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Imagine this: playing video games all day, no demands on time, no requests for chores, no expectations. Sounds like living the life, right?! Nope. It’s bad y’all. Without some structure to provide boundaries and give a sense of meaning, the depth and quality of life will stagnate. And that’s not good for anybody. 

People need more purposeful activities in their day. This will only happen with some stress. The key is to create good stress and not distress. The difference is subtle, but very powerful.

Good stress is the stress of knowing that you’ll have to withhold something fun (such as playing video games) to go to a job you either like or that pays well. (Note, though, that being forced to go to a job you hate and pays poorly could lead to distress.)

In other words, good stress is essentially choosing to fulfill responsibilities instead of just doing leisurely activities. But don’t fall into the trap of all work and no play. Work and life can be tricky to navigate, which is why we are fans of work-life integration as opposed to work-life balance.

Currently, lots of people have WAAAAAY too much free time on their hands, and the result is that they are now (for lack of a better term) wallowing. Their wallowing puts them more into their “head.” As a result, their mood and sense of purpose and accomplishment will plummet, leading to lower self-esteem, etc. See how the unstructured pleasure cycle is detrimental to mental health?

One of the best ways to combat this is to put up reasonable, age-appropriate obstacles that create good stress and will encourage us to get out of the house and into meaningful activity.

For example, program the internet/wifi to be disabled from 9am to 6pm. This prevents folks from gaming or binge watching TV all day and compels them to do other things that interest them (including working.) Reclaiming your autonomy is a fantastic way to boost mental health and promote self-care. That is not always what everyone immediately understands, though…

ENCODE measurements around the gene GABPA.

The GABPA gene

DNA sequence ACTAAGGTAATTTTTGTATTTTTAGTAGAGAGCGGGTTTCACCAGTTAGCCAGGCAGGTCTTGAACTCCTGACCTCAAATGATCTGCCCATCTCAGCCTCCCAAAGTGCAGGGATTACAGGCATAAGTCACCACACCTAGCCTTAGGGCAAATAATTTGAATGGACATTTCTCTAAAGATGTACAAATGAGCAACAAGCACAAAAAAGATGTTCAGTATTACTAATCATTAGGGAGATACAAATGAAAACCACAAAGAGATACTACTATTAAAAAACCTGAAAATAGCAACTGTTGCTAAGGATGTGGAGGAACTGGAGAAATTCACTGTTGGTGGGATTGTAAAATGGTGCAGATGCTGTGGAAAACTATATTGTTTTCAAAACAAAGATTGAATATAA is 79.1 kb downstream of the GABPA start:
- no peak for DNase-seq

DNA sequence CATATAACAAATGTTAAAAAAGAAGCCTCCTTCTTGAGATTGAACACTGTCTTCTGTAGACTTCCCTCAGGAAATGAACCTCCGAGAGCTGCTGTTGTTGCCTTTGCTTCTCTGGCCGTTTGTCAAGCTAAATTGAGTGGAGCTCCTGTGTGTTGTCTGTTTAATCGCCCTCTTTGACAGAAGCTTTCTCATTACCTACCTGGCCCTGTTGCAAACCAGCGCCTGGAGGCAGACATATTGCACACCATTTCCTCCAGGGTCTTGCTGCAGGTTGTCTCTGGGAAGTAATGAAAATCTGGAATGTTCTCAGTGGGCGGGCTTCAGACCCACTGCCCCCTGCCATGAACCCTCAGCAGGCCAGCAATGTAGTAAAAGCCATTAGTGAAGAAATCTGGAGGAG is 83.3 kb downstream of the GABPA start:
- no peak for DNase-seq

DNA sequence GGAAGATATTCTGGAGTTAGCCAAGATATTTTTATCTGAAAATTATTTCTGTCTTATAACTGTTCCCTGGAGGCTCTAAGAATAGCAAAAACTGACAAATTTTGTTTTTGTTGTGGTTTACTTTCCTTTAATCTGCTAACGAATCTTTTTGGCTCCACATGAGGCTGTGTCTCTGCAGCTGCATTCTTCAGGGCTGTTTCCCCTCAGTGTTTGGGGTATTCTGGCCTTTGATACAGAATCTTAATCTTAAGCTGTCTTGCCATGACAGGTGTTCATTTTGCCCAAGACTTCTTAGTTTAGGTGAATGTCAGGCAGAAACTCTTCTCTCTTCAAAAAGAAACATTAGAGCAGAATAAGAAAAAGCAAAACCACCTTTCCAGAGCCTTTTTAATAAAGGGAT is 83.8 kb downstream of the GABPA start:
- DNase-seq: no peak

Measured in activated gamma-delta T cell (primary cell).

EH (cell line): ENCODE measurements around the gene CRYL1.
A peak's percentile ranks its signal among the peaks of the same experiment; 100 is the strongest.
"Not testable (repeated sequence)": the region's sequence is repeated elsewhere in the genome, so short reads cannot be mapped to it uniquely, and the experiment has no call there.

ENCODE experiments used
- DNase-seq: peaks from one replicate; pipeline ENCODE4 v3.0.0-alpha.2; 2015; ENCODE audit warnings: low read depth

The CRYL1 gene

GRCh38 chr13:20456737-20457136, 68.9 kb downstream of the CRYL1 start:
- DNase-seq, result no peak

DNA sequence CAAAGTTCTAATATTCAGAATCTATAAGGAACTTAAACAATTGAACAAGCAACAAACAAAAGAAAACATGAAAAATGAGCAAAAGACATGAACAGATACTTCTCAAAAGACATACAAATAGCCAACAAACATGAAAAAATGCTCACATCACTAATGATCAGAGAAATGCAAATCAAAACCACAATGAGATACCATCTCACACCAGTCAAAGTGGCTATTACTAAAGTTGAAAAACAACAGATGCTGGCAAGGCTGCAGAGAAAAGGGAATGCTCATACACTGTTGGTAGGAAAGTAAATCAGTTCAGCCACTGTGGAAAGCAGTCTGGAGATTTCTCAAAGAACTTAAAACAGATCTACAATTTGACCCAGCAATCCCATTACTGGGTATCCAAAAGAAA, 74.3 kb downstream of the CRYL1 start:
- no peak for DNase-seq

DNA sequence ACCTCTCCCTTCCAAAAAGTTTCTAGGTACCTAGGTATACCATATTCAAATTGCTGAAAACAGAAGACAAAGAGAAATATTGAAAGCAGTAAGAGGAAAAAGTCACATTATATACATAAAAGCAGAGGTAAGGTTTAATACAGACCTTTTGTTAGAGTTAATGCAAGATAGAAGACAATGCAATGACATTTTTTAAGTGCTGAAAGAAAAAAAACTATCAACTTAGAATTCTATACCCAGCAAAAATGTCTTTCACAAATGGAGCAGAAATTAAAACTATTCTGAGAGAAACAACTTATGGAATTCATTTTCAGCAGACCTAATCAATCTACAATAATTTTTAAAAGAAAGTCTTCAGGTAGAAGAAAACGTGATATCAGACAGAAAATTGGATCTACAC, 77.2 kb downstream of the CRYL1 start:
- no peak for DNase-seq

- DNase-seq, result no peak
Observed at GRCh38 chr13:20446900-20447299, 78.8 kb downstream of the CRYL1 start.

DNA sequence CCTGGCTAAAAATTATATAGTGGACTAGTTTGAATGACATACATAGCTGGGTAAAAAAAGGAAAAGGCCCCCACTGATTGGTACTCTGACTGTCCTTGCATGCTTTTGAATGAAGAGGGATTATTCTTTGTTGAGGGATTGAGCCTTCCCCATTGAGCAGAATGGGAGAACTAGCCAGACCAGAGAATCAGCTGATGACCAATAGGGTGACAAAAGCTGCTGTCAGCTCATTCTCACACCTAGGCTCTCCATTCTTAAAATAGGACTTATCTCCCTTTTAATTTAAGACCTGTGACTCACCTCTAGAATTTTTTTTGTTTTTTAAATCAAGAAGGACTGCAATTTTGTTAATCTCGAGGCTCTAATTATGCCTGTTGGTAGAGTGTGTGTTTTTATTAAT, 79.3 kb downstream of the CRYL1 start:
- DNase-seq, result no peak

Consider the above scenario. Isn’t it a sign of love to provide good things to those you care about? The truth is that it’s complicated. Context is everything here, but we offer a few thoughts to consider:

Any fixation on the notion that providing free internet, housing, etc. is “love” can be countered with the goal of independence. Providing free room and board isn’t wrong at all, but ultimately it’s not helpful towards building self-agency. And in the long run, that is not the same as “love”.

It is in those moments of being allowed to make our own choices (and take responsibility for them) that good stress flourishes. It’s just like the analogy of sharpening a sword. Choosing to engage with good stress sharpens the sword rather than dulling or breaking it. And with a sharper sword, it becomes a lot easier to slice off more and more of the life you really find purposeful. 

There is no shortage of contagious stress in life. Reintegrating mental health into your modern lifestyle looks like focusing your energy on good stress, which produces autonomy and purpose. 

At Simply Psych, we know a thing or two about the stress of owning and running your own practice. Juggling it all is impossible! We are happy to help you manage your practice (thus decreasing your stress-levels), so that you can actively choose good stress. When therapists reclaim their autonomy and purpose, burnout decreases and patients feel better. Visit www.SimplyPsych.com to learn more.

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